All eyes will be on the guys up front during Sunday's NASCAR race at Atlanta Motor Speedway.
It might be worth taking a look at who's running toward the back.
Or, more accurately, who isn't there.
Only 39 cars showed up for the second race of the Sprint Cup season, the lowest number of entries in more than two decades. It marks just the third time since NASCAR standardized the fields in 1998 that there aren't enough cars to fill every available slot.
While the reduced numbers won't affect front-runners such as Daytona 500 winner Denny Hamlin — after all, we're talking about low-budget drivers who probably would've been lapped early in the race — it does drive home the end of an era.
Farewell to those penny-pinching teams that merely want to go fast enough in qualifying to hang around through the weekend.
Another part of the sport's colorful history has been cast aside.
"We've lost a lot," said former driver Dave Marcis, who spent much of his long career simply trying to qualify for races in under-financed cars. He remembers a time when "if you were the little guy and didn't have any money and were not capable of winning the race, the fans still respected you when you made that race."
This season, NASCAR will be hard-pressed to get the new maximum — 40 cars — on the track each week. By the end of the year, it wouldn't be surprising to see as few as 37.
Former team owner Phil Parsons doesn't necessarily consider that a bad thing. He ran one of those mom-and-pop operations, shutting it down during the 2015 season for financial reasons.
"I hate the fact that we don't have 50 or 60 cars attempting to qualify," said Parsons, the brother of late Cup champion Benny Parsons. "That's just where we are right now. We have a new normal."
NASCAR was keenly aware of dwindling car counts when it agreed to a "charter system" — essentially, recasting racing teams as sports franchises with an eye toward enhancing their value, creating more financial stability and hopefully luring some fresh financial blood into the sport.
That last point is especially important when you look at the roster of powerful owners: Rick Hendrick is 66, while Richard Childress, Jack Roush, Joe Gibbs, Richard Petty and Roger Penske are all in their 70s.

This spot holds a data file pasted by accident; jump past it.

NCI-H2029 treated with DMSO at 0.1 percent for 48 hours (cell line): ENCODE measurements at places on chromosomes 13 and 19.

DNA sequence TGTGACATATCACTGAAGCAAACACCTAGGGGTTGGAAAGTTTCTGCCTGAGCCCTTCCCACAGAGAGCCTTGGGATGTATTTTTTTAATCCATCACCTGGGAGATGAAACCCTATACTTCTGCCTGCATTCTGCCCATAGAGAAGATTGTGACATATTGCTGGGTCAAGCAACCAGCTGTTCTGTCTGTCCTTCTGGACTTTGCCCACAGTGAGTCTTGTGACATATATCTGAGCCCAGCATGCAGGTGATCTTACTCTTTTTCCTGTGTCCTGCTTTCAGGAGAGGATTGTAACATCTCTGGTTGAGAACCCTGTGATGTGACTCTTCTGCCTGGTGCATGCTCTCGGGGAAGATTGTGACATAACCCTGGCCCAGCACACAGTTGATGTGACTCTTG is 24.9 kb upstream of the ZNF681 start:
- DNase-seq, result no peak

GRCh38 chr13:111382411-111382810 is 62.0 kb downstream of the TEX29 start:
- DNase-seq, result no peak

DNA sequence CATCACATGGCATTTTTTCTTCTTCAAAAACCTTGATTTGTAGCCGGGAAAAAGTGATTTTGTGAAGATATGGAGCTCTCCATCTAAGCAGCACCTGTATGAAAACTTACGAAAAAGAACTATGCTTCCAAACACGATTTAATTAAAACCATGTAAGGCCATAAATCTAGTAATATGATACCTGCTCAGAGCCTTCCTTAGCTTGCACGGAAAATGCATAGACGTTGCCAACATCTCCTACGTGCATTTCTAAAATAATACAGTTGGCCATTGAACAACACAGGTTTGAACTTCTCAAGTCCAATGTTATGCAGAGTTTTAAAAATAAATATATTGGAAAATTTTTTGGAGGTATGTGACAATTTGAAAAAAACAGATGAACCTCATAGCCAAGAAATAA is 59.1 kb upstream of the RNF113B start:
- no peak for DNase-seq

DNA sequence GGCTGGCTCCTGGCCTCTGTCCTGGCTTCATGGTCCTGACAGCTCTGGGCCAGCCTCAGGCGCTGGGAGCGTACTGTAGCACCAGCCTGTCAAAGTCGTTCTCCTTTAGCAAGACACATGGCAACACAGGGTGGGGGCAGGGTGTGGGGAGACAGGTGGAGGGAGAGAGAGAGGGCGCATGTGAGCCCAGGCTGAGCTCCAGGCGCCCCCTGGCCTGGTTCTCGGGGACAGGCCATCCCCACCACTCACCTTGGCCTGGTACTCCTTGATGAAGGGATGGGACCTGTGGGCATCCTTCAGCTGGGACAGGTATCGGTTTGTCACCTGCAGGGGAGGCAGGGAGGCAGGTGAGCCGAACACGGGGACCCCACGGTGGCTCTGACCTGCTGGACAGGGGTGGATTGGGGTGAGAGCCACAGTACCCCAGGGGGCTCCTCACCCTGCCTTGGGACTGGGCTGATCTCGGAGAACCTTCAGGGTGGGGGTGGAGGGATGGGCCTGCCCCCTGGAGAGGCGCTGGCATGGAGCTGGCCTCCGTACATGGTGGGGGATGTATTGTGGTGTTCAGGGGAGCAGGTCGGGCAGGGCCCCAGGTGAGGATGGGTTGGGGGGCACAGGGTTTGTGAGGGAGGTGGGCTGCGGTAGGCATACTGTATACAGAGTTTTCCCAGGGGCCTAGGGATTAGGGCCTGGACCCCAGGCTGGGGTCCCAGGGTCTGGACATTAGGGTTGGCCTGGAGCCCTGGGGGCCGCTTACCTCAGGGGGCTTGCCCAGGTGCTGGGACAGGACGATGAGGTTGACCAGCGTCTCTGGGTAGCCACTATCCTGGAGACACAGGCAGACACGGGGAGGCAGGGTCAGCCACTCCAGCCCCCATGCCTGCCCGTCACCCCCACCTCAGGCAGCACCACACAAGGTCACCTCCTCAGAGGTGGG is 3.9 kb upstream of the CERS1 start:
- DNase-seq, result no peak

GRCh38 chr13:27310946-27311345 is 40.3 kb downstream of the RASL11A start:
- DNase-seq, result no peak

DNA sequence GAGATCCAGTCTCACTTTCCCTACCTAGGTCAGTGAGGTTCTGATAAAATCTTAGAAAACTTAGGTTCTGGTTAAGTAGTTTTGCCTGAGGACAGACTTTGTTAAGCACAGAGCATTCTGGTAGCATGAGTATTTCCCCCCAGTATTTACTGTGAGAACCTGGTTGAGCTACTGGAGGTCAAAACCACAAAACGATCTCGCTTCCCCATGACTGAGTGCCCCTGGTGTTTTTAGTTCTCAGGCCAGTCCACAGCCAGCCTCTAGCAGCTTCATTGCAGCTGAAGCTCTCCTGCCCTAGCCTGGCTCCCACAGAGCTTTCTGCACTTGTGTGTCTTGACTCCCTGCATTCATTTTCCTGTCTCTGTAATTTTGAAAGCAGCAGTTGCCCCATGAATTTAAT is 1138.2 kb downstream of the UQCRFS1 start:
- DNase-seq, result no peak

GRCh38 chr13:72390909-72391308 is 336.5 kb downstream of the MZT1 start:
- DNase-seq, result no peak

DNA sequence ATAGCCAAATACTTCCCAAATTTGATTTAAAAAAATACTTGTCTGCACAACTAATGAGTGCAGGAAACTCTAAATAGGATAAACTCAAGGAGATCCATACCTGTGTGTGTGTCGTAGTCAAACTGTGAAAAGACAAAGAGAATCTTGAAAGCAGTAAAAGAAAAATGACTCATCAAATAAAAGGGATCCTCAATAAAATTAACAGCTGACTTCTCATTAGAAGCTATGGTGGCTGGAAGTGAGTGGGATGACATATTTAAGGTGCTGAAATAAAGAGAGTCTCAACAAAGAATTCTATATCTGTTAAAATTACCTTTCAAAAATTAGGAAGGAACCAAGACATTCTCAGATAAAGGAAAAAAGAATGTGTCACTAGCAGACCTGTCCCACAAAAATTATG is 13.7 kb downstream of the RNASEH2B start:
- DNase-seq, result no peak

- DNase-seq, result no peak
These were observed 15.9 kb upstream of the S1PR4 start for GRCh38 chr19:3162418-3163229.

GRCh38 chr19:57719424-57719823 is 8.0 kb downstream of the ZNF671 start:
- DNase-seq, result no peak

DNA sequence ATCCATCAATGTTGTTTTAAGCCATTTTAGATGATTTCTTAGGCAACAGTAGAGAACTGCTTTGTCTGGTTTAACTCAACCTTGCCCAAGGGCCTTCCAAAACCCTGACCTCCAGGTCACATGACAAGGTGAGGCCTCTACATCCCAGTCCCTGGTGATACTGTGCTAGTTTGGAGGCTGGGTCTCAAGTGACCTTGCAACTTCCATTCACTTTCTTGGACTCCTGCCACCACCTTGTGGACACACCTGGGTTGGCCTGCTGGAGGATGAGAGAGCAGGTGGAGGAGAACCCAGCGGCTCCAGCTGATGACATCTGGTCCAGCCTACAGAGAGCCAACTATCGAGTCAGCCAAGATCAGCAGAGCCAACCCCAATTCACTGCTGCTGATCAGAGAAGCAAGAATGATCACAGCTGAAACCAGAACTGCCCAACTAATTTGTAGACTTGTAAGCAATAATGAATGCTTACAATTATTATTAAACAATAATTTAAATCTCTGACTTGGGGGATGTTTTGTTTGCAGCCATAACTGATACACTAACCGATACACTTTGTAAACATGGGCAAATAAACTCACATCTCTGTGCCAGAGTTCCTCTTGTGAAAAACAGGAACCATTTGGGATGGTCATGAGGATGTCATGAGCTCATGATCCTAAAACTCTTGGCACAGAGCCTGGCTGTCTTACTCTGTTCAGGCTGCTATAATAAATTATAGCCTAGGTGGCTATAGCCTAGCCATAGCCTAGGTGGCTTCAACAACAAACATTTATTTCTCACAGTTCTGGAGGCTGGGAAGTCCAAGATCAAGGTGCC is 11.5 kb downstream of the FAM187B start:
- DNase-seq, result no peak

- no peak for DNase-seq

If you're one of the 36 charter teams, the future looks bright. You're guaranteed a spot in every race and some bang for your buck.
If lacking a charter, it simply doesn't pay to compete on a regular basis unless you have a major sponsor, like the Wood Brothers. The race purses are still a bit of a mystery under the new arrangement, but it seems the charter teams are claiming a hefty piece of that pie, too, with an eye toward nudging out the start-and-park teams that showed up merely to collect a last-place paycheck.
Six-time Cup champion Jimmie Johnson was taken aback when told there were only 39 Cup teams in Atlanta. But, he quickly added, "The whole point of the charter system was to create quality over quantity."
Forget about seeing another driver such as Marcis, who famously competed in wing-tip shoes and managed to operate his own team over much of his 35-year-career, sometimes hopping out of the car to work on it himself during races. From NASCAR's perspective, the little guy is a necessary casualty to ensure the money keeps flowing.
Clearly, though, it's a work in progress. Even after scaling back the 43-car field, which had been in place for 18 years, NASCAR didn't even hit the new target just two weeks into the season. This is the smallest number of teams at a Cup race since 35 attempted to qualify for the 1993 Goody's 500 at Martinsville Speedway, and more contraction is likely.
"I'm not sure how it's all going to shake out," Parsons said, "but I don't necessarily see three non-charter teams continuing to run."
A decade ago, the Cup garage was overrun with teams. The 2006 Daytona 500 had 58 entries. Fifty-two cars turned up that year for the spring race in Atlanta. Ten other races had at least 50 entries.
Now, we've got the first Cup race with fewer than 40 drivers since a 37-car field for the last race held at North Wilkesboro Speedway in 1996, according to STATS.
"If you don't have teams that are interested in trying to get into the sport, that should tell you something," said the 74-year-old Marcis, who retired from NASCAR in 2002 but still has a racing shop near Asheville, North Carolina.
The season-opening Daytona 500 drew only 44 cars — the lowest number of entries in the 58-year history of NASCAR's most storied event. The number of full-time teams is down to 38, and The Motorsports Group — a beggarly operation simply trying to survive from week to week — is the only other team to enter the first two races.
The No. 30 car failed to qualify for the Daytona 500. Likewise for the No. 98 owned by Premium Motorsports, which leased its charter to a more-competitive team and therefore surrendered its guaranteed spot.
At least those two teams don't have to worry about missing out this week. Atlanta will have its smallest field for a Cup race since 1983.
The way things are going in NASCAR, showing up is all it takes to get in the race.
And that ain't racin'.
Paul Newberry is a national writer for The Associated Press. Write to him at firstname.lastname@example.org or at www.twitter.com/pnewberry1963 . His work can be found at http://bigstory.ap.org/content/paul-newberry .